The abysmal water levels throughout Northern California currently sit at their lowest for 2021, with incoming storms bringing the prospect of replenishment to the local waterways. Until then, we are seeing the history of Shasta Lake that typically sits underwater.
When the Sacramento River was flooded with the building of the Shasta Dam in 1945, water covered the town of Kennett and put nearby highways and railroads underwater. One of those flooded relics was the Shasta Railroad Train Tunnel, which was built in 1884 and was used until it was covered in water 60 years later.
You may recall how kayakers were able to complete a unique paddle through the train tunnel in August. It became a viral sensation and a unique adventure on the water:
Fast forward to October, where the Shasta Railroad Train Tunnel is now fully exposed on the lake:
The one silver lining in an otherwise catastrophic drought is a glimpse into the past of NorCal. The town of Kennett peaked in the early 1900’s, with an estimated population of 10,000. The town was a frequent stop for travelers and a crucial hub along the railroad, with numerous stores, saloons, a hotel and a schoolhouse.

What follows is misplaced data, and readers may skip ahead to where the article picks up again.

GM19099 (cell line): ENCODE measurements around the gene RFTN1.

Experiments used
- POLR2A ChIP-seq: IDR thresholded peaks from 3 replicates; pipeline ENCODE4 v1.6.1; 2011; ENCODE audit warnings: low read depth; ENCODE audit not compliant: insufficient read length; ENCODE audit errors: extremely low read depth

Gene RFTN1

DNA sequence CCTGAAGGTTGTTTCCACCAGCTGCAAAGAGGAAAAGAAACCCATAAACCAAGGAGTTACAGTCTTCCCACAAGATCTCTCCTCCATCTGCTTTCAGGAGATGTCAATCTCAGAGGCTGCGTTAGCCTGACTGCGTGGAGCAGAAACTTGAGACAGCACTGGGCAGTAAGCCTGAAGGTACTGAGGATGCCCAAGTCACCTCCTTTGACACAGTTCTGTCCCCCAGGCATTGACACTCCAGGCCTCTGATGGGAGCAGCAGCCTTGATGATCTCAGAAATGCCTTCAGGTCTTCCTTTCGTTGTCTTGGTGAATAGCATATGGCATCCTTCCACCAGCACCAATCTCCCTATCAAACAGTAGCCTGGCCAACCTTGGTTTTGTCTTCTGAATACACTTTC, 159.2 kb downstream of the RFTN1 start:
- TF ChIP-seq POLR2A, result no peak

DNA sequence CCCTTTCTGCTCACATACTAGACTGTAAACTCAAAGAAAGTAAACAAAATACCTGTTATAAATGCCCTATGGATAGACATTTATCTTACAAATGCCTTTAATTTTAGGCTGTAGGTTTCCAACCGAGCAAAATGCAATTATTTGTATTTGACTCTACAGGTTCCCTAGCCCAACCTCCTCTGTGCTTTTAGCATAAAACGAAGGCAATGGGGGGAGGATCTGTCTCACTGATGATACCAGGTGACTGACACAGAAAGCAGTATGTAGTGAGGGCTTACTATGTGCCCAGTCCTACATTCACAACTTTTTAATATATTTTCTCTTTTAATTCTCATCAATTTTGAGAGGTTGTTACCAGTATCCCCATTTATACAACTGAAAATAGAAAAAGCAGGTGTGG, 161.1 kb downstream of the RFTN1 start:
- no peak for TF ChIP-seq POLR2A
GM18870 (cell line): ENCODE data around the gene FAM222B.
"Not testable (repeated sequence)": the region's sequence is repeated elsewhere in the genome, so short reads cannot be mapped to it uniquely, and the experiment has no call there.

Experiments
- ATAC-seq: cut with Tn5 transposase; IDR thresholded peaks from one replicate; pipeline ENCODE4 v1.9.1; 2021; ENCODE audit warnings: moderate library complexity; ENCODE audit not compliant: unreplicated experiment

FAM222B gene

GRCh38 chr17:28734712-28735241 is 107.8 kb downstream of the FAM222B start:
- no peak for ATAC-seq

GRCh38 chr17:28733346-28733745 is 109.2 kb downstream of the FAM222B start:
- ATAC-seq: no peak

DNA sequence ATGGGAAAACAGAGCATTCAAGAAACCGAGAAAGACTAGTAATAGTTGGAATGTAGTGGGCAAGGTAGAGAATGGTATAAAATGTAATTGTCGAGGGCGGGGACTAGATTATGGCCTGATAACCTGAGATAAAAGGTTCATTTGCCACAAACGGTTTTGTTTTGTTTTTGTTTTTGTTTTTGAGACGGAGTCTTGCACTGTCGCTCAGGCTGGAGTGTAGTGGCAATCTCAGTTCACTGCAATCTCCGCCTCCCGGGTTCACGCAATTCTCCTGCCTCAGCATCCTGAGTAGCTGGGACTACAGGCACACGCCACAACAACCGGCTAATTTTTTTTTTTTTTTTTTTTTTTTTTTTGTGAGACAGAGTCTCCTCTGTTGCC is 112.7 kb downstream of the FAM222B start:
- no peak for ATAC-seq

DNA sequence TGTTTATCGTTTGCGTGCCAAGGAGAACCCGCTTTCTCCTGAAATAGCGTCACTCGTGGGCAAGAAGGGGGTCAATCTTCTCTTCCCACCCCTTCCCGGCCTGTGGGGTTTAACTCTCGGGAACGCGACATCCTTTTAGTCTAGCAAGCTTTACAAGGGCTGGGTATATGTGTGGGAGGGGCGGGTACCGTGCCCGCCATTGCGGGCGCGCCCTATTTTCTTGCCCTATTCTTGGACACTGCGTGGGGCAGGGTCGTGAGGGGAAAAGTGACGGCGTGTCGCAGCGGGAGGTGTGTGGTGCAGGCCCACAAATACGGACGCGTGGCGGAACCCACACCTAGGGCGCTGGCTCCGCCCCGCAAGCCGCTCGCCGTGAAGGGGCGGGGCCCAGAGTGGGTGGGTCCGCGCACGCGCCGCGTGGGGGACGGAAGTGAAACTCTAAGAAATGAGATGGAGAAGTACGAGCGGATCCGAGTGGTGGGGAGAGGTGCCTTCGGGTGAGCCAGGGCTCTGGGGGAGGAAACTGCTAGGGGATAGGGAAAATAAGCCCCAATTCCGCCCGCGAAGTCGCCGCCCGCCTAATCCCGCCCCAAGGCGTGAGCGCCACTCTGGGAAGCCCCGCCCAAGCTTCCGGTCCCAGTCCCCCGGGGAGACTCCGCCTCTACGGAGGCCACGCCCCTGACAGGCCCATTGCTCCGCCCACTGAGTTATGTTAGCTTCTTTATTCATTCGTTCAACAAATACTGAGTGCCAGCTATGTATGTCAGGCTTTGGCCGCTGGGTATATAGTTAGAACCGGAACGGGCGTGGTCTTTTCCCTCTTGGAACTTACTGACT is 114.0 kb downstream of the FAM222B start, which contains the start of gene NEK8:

Located along the Sacramento River, the Kennett area was the perfect location to build a dam and in 1935, the government forced the people out of the town with the construction of the Shasta Dam. Most people sold their land to the government willingly, while some waited until the waters began to rise before abandoning their homes. Kennett was completely submerged by 1944, one year before the completion of the dam.
Seeing the fully exposed Shasta Railroad Train Tunnel is certainly a rare occurrence. Hopefully, we won’t experience similar droughts in the near future and the train tunnel will return to its underwater existence.